Fire vs Water
CO², greenhouse gases, carcinogenic toxins, dioxins, and furans are among the 219 known emissions released during each fire cremation process. As part of every standard fire cremation, 6000 cubic feet of natural gas is consumed.
On average, 3 grams of mercury is present in a human body. The most notable source is from dental amalgams but also from bio-accumulation such as the trace amounts used as preservatives in most pharmaceuticals.
During a fire cremation, the incineration process vaporizes the mercury and sends it into the atmosphere along with other pollutants. The benefit of water cremation is that it is a non-combustive process meaning that the mercury is not vaporized. Following the process, all medical metals are retrievable and recyclable.
Fire cremation’s annual toxic impact on the United States: 7,761,600,000 cubic feet of natural gas is consumed and 8500 lbs. of mercury is vaporized. These figures continue to grow every year.
Over the past 8 years, 16 states have authorized water cremation as an approved method for funerary practitioners. These states include Colorado, Florida, Georgia, Idaho, Illinois, Kansas, Maine, Maryland, Minnesota, Missouri, Oregon, Vermont, Alabama, Wyoming and California.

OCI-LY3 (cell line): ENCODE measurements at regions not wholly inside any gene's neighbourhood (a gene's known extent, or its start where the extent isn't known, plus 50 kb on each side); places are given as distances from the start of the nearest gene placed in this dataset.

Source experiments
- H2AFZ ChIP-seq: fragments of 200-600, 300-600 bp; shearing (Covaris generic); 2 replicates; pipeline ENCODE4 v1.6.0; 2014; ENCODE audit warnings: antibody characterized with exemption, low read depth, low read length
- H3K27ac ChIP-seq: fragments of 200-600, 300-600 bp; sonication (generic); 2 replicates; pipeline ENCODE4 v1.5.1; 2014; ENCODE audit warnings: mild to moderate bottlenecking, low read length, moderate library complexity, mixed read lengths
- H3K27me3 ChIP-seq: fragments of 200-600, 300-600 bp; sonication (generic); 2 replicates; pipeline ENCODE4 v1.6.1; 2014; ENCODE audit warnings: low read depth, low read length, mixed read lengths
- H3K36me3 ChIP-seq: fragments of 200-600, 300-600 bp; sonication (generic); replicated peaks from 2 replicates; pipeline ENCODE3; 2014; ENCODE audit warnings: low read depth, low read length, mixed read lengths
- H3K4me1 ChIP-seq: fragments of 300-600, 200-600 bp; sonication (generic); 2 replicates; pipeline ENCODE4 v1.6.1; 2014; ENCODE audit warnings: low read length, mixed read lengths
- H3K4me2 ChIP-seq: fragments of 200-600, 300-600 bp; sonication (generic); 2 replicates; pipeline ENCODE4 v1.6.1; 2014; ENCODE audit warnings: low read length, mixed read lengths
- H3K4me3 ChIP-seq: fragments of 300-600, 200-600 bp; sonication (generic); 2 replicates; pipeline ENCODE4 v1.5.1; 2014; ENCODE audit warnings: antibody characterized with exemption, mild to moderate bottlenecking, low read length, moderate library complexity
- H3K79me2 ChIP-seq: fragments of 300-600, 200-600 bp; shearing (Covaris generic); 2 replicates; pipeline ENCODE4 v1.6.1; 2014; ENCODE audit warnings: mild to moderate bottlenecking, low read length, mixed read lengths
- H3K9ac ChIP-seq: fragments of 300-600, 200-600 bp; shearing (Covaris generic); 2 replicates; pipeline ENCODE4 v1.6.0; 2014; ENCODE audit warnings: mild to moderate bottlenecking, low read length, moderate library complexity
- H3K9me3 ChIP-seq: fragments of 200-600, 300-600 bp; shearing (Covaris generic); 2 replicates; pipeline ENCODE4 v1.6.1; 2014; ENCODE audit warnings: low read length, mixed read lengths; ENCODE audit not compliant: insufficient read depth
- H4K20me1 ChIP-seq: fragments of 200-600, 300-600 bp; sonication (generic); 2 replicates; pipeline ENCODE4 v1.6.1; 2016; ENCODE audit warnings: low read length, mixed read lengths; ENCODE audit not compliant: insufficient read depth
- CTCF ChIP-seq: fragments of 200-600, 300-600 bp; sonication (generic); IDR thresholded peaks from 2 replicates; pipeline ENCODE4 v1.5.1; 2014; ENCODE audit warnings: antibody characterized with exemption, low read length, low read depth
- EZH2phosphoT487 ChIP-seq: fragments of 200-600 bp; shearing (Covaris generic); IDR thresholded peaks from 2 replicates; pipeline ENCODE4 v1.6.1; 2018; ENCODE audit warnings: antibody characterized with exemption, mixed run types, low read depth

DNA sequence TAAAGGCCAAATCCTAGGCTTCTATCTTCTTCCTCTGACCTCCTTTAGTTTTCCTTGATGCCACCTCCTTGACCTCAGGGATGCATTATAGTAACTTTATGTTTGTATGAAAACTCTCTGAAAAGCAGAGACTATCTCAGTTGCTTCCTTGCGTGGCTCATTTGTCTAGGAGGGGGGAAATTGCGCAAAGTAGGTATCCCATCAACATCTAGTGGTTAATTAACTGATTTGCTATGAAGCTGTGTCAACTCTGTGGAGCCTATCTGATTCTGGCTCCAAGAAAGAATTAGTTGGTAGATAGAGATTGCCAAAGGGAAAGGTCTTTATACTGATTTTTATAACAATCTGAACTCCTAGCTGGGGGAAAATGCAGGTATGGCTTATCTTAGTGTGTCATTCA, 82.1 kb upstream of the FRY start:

There are anti-crematory activist groups in more than half of the U.S. states who are successfully opposing fire by combatting the installation of new flame-based crematories.
Ashes: Fire vs Water
When people refer to ashes, what they are actually referring to are the processed bone fragments remaining after either a fire or a water based cremation process. Whether one is cremated by fire or by water, ashes are still returned to the family.
Ashes generated from fire cremations are toxic and not bio-degradable. This is a result of the incineration process itself. As such, scattering of these ashes is often restricted or prohibited as their affect on the soil is detrimental and harsh on the surrounding ecology.
Ashes from water cremation are non-toxic, bio-degradable, and beneficial to any environment into which they are incorporated. This allows for a new “no boundaries” approach to scattering choices for families.
Families typically receive 20% more ‘ashes’ with a water cremation than with an incineration based process.